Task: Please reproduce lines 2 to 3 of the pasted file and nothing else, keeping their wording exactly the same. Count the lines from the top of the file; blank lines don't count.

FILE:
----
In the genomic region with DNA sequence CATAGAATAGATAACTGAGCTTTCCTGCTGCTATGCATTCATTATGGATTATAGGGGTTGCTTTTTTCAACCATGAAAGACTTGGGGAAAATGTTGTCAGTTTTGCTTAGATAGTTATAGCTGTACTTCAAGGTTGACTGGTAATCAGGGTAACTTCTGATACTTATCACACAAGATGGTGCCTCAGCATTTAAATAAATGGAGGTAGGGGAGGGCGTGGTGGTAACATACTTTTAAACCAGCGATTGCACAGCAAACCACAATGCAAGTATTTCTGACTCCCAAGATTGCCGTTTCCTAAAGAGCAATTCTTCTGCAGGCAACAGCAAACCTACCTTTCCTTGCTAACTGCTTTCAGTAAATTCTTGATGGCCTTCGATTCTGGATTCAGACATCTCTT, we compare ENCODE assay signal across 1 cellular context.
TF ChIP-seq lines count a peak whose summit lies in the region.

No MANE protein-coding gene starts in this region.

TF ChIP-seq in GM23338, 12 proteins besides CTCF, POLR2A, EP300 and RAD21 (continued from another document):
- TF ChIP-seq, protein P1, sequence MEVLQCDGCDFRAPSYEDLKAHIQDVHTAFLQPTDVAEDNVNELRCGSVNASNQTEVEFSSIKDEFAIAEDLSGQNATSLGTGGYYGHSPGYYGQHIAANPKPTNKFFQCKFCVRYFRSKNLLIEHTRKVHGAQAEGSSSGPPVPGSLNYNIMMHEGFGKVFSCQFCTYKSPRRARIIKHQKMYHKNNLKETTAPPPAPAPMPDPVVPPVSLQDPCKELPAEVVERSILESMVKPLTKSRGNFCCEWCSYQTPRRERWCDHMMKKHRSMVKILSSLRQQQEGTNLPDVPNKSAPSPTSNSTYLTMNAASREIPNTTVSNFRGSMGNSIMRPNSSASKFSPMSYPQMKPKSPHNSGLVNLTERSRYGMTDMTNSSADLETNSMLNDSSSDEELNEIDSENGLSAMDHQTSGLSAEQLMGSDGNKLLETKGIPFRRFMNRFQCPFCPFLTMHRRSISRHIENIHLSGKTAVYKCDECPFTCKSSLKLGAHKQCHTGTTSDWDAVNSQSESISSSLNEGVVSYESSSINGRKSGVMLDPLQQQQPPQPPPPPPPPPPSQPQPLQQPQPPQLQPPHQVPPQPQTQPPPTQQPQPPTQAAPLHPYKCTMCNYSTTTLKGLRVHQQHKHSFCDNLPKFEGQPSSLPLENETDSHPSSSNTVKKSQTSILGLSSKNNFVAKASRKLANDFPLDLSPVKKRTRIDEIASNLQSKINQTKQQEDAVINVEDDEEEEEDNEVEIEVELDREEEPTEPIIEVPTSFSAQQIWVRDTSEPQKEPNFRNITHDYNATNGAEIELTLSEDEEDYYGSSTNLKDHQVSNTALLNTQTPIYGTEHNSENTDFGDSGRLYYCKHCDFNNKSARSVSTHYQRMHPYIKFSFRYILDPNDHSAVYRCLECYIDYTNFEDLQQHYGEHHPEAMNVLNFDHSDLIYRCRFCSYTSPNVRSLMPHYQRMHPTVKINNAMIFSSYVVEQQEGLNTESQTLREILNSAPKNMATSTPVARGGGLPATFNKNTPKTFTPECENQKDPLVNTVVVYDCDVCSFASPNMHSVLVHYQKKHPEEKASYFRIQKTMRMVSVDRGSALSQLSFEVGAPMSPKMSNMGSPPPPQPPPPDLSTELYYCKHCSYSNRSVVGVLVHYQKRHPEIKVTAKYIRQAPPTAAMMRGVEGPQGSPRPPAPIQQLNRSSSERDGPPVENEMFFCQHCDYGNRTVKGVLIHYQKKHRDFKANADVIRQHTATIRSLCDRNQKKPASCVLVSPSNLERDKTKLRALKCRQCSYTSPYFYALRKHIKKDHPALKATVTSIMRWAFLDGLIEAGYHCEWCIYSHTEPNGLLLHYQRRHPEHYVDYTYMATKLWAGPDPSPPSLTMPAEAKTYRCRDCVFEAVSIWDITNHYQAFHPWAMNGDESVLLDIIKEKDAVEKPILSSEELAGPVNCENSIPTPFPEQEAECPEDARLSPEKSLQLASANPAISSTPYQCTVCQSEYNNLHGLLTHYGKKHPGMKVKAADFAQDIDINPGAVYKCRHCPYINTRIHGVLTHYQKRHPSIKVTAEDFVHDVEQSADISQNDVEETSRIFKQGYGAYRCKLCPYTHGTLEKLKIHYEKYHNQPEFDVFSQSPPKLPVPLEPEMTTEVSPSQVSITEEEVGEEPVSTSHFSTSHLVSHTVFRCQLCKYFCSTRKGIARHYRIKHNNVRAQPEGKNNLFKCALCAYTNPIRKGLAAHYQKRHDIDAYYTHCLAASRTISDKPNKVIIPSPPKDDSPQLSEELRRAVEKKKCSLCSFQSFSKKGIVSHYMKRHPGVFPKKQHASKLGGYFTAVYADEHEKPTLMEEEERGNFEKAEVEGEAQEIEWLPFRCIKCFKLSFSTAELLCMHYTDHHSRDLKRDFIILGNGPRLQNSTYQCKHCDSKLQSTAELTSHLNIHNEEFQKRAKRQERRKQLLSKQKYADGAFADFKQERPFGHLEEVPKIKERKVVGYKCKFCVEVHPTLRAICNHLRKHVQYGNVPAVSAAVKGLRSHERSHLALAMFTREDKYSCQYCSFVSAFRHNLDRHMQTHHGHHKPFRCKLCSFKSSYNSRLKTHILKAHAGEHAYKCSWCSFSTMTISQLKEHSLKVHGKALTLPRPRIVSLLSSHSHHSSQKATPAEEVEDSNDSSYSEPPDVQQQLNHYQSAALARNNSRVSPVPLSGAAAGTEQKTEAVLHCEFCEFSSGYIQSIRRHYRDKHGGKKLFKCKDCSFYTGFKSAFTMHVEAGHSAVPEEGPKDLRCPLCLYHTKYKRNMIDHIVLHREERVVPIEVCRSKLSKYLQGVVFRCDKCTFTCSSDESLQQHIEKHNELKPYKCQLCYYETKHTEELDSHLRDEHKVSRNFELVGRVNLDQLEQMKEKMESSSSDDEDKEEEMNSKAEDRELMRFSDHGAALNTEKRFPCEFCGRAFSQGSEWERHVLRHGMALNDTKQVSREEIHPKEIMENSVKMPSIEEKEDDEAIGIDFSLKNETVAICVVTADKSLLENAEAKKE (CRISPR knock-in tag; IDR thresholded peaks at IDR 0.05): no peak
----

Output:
TF ChIP-seq lines count a peak whose summit lies in the region.

No MANE protein-coding gene starts in this region.